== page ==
Thinking about climate change for too long can send even the best of us into a doom spiral. It’s easy to feel powerless in the face of such a worldwide issue, and it’s even more difficult to figure out where to start in practicing more mindful habits. When attempting to navigate lifestyle changes that better serve the planet, social media can be a surprisingly helpful tool in understanding the breadth of changes, both big and small, you can make to do better for the planet.
But people who are deeper in their earth-friendly lifestyles make these changes much more approachable. More than anything, they show sustainable living as an act of love and care—something joyful, rather than a dreaded obligation. Below we’ve rounded up 12 of our favorite eco-conscious influencers who have proven that it’s actually possible to live both stylishly and sustainably.
With over 200,000 followers on Instagram, it’s clear Valeria Hinojosa’s intentional lifestyle is plenty admirable. Valeria is at the helm of numerous green companies, including plastic-free CBD company Intū, yet she takes time to focus on going slower, unlearning the desire for an unhealthily fast-paced lifestyle that is ultimately much less conducive to forming eco-friendly habits.
Between YouTube, TikTok, and Instagram, Jazmine Rogers’s stylish sustainable lifestyle is on full display. With a focus on colorful outfits created with both thrifted pieces and sustainably made articles, Jazmine’s posts prove that a life lived with a focus on sustainability doesn’t have to be any less joyful. Her home decor is just as thoughtfully acquired as her clothing, and she’s just as likely to score a lucky find as she is to take matters into her own hands by giving found objects a makeover.
As you’d expect from the founder of a magazine all about eco-conscious living, Reza Cristián is committed to creating a better earth. On Instagram she displays all that this entails, from cleaning trash out of her local lakes in Austin, Texas, to bike-riding and taking a pause to appreciate the beauty of the world.
“We can’t save the planet without uplifting the voices of its people, especially those most often unheard,” Leah Thomas writes in her book, The Intersectional Environmentalist, and uplifting others is exactly what she aims to do in her work. With the writing in her globally-minded book and the nonprofit she founded of the same name, Leah aims to empower people of color within the eco-conscious space, and she uses social media to document this progress.
Isaias Hernandez’s punchy TikToks and IG Reels serve as a friendly informative access point for anyone interested in learning more about sustainability and environmental justice, along with providing comfort and recognition to those already in the know (see: This goofy refill store clip). Isaias intelligently covers a broad range of topics concerning the environment in an accessible manner, whether it’s foraging as “an act of ecological reverence” or environmental racism.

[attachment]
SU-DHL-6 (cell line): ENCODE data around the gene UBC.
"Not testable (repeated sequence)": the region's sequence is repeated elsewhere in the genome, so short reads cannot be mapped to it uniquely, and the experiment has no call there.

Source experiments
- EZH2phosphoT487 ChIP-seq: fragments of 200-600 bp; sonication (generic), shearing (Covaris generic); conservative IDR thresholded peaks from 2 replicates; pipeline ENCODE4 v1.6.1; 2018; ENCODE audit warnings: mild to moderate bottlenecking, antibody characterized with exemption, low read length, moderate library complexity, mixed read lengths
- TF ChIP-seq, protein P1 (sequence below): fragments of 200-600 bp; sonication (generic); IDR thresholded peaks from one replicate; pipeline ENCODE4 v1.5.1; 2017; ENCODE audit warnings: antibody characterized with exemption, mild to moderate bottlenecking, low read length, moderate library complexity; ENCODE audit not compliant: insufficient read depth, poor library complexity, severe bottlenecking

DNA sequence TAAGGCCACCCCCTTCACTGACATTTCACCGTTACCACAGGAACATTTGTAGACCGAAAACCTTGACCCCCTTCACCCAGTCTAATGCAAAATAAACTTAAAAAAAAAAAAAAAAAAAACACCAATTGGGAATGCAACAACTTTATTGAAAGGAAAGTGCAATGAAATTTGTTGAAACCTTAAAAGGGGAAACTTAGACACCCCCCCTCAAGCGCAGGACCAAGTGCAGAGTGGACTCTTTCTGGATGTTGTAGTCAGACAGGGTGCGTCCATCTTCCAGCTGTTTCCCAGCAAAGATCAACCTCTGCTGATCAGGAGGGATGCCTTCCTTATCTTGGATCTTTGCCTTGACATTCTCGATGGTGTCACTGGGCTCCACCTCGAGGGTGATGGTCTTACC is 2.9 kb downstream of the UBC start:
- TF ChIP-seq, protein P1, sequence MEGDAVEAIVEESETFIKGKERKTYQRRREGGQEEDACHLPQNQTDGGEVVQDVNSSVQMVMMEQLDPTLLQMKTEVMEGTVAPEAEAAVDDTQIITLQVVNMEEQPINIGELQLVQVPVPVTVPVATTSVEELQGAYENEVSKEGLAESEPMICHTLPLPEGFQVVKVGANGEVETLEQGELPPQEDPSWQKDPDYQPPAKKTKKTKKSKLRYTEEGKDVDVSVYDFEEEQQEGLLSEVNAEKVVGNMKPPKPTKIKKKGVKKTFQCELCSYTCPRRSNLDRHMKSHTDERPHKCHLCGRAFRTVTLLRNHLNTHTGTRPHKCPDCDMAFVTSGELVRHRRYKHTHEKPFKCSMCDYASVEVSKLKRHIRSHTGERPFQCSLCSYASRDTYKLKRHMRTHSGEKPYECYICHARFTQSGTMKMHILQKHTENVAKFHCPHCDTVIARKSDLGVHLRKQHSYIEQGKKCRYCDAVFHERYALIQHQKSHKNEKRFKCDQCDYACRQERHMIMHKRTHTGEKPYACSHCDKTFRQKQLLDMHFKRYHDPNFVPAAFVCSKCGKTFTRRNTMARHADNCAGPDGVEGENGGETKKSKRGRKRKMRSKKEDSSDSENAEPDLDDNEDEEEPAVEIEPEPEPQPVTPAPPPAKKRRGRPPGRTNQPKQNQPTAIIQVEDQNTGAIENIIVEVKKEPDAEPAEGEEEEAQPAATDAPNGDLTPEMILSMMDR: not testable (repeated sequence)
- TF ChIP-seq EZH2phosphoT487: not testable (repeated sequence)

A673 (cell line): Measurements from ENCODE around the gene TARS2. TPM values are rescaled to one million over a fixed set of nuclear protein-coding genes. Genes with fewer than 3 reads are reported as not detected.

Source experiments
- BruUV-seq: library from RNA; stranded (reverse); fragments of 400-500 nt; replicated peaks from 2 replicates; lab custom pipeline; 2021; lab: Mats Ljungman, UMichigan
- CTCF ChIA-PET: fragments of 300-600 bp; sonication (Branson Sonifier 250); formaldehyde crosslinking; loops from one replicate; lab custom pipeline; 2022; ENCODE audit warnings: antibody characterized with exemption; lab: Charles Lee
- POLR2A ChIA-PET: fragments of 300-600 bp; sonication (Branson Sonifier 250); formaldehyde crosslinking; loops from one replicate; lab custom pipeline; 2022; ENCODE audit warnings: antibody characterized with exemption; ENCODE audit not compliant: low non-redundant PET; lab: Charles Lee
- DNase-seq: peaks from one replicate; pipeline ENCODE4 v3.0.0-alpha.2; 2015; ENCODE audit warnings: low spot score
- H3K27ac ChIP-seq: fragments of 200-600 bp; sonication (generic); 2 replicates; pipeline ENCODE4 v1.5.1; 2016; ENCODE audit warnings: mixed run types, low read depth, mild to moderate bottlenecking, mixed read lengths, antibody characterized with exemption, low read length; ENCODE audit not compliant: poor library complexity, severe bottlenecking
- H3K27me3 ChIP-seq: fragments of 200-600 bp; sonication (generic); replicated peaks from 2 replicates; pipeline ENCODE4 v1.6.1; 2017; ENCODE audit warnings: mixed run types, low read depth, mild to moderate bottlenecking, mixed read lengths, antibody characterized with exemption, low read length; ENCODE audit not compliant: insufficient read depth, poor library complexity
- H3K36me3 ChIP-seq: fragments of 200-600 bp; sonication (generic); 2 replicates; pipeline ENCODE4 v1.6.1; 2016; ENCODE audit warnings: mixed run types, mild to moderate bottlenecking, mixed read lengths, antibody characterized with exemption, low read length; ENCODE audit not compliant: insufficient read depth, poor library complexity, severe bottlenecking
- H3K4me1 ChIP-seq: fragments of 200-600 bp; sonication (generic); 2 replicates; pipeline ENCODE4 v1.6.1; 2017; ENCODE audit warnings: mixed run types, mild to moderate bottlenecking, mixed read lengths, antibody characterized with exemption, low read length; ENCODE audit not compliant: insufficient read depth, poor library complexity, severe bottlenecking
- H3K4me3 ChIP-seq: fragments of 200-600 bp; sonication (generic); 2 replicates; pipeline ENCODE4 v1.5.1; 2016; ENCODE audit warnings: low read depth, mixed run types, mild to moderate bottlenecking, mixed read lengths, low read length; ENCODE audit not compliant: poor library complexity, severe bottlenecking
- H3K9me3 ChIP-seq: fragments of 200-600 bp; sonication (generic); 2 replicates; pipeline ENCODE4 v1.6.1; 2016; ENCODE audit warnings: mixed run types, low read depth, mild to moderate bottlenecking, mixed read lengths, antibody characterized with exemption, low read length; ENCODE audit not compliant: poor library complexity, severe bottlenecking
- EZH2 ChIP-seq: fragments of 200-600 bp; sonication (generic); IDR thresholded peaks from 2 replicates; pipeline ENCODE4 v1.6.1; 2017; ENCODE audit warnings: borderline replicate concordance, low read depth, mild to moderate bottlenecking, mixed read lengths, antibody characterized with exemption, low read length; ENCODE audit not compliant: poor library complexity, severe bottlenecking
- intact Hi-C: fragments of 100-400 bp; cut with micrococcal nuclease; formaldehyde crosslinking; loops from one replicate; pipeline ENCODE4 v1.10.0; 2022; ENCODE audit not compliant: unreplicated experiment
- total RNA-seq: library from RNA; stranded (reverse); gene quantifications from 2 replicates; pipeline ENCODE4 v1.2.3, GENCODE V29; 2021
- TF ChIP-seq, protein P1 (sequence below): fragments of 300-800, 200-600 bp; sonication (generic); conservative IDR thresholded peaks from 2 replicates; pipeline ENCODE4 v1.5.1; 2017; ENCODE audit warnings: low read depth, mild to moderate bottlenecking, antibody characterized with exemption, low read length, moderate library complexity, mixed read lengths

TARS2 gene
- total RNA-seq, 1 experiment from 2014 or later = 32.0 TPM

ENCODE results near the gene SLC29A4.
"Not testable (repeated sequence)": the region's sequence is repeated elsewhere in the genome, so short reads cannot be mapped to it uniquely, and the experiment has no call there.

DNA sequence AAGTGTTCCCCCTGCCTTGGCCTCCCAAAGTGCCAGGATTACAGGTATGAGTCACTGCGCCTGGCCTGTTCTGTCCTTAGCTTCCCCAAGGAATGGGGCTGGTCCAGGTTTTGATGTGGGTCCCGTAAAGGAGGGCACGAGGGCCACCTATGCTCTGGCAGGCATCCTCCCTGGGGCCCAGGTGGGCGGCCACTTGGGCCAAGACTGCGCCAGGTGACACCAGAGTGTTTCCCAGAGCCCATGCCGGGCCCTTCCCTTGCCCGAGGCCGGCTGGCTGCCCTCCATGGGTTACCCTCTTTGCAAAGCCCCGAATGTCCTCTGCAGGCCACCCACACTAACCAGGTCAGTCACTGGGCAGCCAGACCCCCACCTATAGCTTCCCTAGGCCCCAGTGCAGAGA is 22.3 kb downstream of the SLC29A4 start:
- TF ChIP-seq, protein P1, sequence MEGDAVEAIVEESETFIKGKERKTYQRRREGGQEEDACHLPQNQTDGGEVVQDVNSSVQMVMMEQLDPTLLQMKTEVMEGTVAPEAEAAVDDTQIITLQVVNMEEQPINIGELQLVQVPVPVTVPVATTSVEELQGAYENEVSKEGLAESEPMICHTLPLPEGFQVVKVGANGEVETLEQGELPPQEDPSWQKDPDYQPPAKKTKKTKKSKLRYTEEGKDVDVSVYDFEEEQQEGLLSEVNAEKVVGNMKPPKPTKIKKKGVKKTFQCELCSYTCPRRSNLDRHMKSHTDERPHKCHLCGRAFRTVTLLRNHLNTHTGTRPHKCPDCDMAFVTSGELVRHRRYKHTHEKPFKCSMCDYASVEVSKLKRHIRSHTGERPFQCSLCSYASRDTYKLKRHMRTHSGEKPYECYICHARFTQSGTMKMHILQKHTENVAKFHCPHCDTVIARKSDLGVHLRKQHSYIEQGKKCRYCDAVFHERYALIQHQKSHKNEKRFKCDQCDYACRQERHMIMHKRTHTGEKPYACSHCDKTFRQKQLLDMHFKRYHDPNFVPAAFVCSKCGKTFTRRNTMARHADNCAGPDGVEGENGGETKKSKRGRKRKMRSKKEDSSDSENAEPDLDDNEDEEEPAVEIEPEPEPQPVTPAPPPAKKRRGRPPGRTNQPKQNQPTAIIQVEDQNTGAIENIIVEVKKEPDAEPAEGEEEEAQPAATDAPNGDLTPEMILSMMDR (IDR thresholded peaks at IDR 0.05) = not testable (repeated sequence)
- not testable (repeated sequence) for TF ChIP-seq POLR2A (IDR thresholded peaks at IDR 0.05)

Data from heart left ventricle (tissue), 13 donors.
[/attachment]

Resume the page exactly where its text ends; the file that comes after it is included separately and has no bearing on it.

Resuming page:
Currently documenting the environmental impact of India’s fashion supply chain as a National Geographic digital storytelling fellow, Aditi Mayer’s appreciation for the expressiveness of clothing is intrinsically linked with a knowledge of the harmful systems behind its production. On Instagram, Aditi posts about her ethically made and endlessly chic fashion finds and encourages her audience to find a way to “incorporate [sustainable practices] into our lives for the long term.”
Summer Dean, a.k.a. @climatediva, has a sustainable solution for jewelry, beauty products, and all of the other finer things in life. Her Cher Horowitz–style “Outfits Inspired by Earth” series, in which she coordinates her outfits with a selection of beautiful photos of nature, is emblematic of her overall outlook on nature and style appreciation as symbiotic interests.
Environmental conservation is made fully fabulous by drag queen Pattie Gonia. Dressed in clothes made from upcycled materials (for example, a ’60s style number made from an 80-year-old quilt) and not afraid to outfit repeat, Pattie hosts LGBTQ+ friendly hikes, raises money for queer-owned nature nonprofits, and uplifts other queer environmentalists via an open-source job board.
Even the idea of foraging for food may be new to some, but Indy Srinath has been doing it for nearly a decade. On Instagram and TikTok, Indy documents the craft of foraging, educates her audience on how to go about it, and explains how its ethos can be applied to all aspects of life, even social media consumption.
A love of nature inspires everything sustainability activist Stevie Van Horn does, from the groceries she buys to the places she visits and, of course, the products she develops for the skincare company she founded, Yay for Earth. Her outdoor adventures are many, and her photos that capture them inspire both a camping trip and a greener lifestyle.
Between her blog, Instagram, and clothing line, Niha Elety works to bring the artistry of South Asian fashion designers—particularly those who emphasize sustainable production—to the fore. She educates her followers on the history of these artistic practices, like handloom weaving and block printing, and she also uplifts the work of current-day designers.
Furnishing a home with almost entirely secondhand items is no small feat, but Sally managed to do it without sacrificing an ounce of her signature style. Since moving into an apartment of her own for the first time earlier this year, Sally’s shared her journey to creating a sustainably furnished home, in the process inspiring her more than 31,000 followers to consider the life cycle of their furniture.